There are two underlying narratives in this short but fine biography. One is the story of a set of remarkable women–patrons, musicians, enthusiasts who set the tone to cultural life in dusty Delhi after Independence. Upper class, confident, accomplished, generous, an amalgam of grace and nationalism—Sumitra Charat Ram, Nirmala Joshi, Nina Ripjit Singh (Naina Devi) and later Dipali Nag and Sheila Dhar were names to reckon with. Naina Devi, Dipali Nag, Sheila Dhar were vocalists who had also learnt from Ustads and embraced the cultural attributes and idiosyncrasies of North Indian courtly culture—Urdu poetry, Mughlai food, tawaaif, ghazal, qawwali, thumri and khyal—the patronage of these had hitherto been a male preserve. The second was the dynamics of social history where courtesan-singers gradually faded away and middle-class women vocalists took their place as teachers, institution builders and performers. This was by no means an easy transition yet the new women replacing the old were sympathetic and not dismissive of the social and cultural mores of traditional performers and often became their greatest source of support.
Naina Devi (1917-1993) is a remarkable figure in her own right. Unlike the patriarchal establishment in early Independent India which shunned and socially ostracized courtesan-vocalists and kept them away from government largesse and the AIR, Naina Devi single-handedly sought their protection as artists and cultural figures. Long after aficionados and the public had abandoned these musicians she looked after them devotedly ensuring that they led dignified lives. Her work as the Director of the Bharatiya Kala Kendra and in Raag Rang, a music circle she started (the logo was designed by MF Husain) ensured that the precious repertoire of these courtesans was preserved. She herself learnt from them and in turn taught her disciples. Vidya Rao’s poignant memoir of Naina Devi, Heart to Heart (HarperCollins, 2011) is a testimony to her generosity as a teacher and her catholic spirit.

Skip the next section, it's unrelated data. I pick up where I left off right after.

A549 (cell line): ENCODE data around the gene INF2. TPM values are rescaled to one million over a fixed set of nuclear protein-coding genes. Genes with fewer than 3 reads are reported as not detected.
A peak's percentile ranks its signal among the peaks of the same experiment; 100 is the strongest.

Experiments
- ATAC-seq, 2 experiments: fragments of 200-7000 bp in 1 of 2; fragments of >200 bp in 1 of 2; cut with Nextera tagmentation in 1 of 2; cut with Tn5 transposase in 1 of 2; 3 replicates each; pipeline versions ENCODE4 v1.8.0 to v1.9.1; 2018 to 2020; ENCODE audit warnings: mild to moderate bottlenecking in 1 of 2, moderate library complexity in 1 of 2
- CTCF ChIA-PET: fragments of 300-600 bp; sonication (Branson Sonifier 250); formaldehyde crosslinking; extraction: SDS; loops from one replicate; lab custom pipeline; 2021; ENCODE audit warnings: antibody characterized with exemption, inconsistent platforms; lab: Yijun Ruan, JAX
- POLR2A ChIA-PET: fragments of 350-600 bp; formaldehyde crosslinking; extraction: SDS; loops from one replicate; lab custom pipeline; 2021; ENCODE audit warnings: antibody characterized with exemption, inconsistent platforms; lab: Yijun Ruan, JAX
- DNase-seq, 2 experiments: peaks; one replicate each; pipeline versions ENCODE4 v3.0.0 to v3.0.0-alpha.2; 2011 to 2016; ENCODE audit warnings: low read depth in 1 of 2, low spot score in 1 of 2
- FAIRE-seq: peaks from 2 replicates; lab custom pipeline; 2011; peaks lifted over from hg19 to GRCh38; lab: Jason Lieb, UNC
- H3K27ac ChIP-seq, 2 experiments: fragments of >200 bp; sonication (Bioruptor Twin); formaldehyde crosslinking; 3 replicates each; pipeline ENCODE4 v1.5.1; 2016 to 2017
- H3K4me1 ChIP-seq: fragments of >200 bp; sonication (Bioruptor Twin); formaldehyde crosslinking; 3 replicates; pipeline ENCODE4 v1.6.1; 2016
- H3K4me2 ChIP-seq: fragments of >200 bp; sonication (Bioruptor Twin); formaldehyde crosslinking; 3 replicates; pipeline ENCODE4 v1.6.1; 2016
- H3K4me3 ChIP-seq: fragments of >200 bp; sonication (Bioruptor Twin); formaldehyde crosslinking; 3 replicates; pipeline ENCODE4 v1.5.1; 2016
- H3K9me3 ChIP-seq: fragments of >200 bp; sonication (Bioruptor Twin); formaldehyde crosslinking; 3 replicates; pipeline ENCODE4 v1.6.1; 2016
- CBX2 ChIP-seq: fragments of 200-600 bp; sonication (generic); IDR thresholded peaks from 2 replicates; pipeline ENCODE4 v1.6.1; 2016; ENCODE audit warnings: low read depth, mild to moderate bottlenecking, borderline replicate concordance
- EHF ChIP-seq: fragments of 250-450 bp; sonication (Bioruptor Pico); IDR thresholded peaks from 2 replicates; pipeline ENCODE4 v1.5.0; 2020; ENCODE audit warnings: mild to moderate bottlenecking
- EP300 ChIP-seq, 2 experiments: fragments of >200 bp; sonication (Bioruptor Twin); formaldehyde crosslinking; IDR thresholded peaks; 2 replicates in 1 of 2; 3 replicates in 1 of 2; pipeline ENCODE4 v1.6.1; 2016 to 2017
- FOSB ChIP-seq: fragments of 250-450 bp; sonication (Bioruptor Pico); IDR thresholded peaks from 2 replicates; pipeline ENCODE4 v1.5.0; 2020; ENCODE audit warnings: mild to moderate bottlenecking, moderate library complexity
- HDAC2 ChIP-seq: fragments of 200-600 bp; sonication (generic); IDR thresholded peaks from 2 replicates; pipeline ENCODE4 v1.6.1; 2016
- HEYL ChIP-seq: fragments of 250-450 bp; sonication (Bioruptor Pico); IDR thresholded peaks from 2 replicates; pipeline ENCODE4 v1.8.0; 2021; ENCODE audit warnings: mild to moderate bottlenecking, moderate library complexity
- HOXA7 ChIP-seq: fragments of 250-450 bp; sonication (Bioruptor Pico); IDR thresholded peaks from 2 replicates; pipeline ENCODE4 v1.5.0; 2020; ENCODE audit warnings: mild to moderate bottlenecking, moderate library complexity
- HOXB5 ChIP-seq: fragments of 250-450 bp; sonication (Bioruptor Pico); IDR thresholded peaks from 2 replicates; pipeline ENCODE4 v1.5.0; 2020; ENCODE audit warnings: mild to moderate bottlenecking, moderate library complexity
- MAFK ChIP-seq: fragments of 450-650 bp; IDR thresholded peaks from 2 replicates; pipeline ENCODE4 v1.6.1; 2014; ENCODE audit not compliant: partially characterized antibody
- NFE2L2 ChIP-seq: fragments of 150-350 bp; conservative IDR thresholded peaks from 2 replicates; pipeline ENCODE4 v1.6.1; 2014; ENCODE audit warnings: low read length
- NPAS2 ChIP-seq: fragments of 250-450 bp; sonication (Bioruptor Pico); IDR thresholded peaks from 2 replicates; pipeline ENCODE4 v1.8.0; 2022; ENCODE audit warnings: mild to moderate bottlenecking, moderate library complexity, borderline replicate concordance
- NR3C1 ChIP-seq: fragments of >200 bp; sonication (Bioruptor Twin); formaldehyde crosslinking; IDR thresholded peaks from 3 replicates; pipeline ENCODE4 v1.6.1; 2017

This biography brings a new dimension to Naina Devi—her privileged status did not ensure a sheltered life. The grand-daughter of the famous Bengali reformer Keshab Chandra Sen she was married off early into minor royalty. Her precocious talent for music—she had learnt from the great Girija Shankar Chakrabarty in Calcutta as a young girl, had to be suppressed in the conservative household. The sudden death of her husband was devastating but what was a double blow was the prejudice that she had to face as a young widow. Her move to Delhi in the 1950s to head Bharatiya Kala Kendra with the help of women friends enabled her to start anew and dig into those resources which were her very own i.e. music. Although she had brought out an early disc as Naina Devi it was really this new public persona that added resonance to the name that quietly overtook Rani Nina Ripjit Singh. Over the years her presence in cultural committees, her intellectual commitment to the cause of Hindustani music and her role as a teacher, broadcaster, archivist and vocalist won her wide respect and was gratefully acknowledged by the music fraternity. Her example must have been an inspiration to others. Years later distinguished vocalists Shanno Khurana and Rita Ganguly organized all-women and exclusive courtesan music festivals honouring and presenting a range of performers.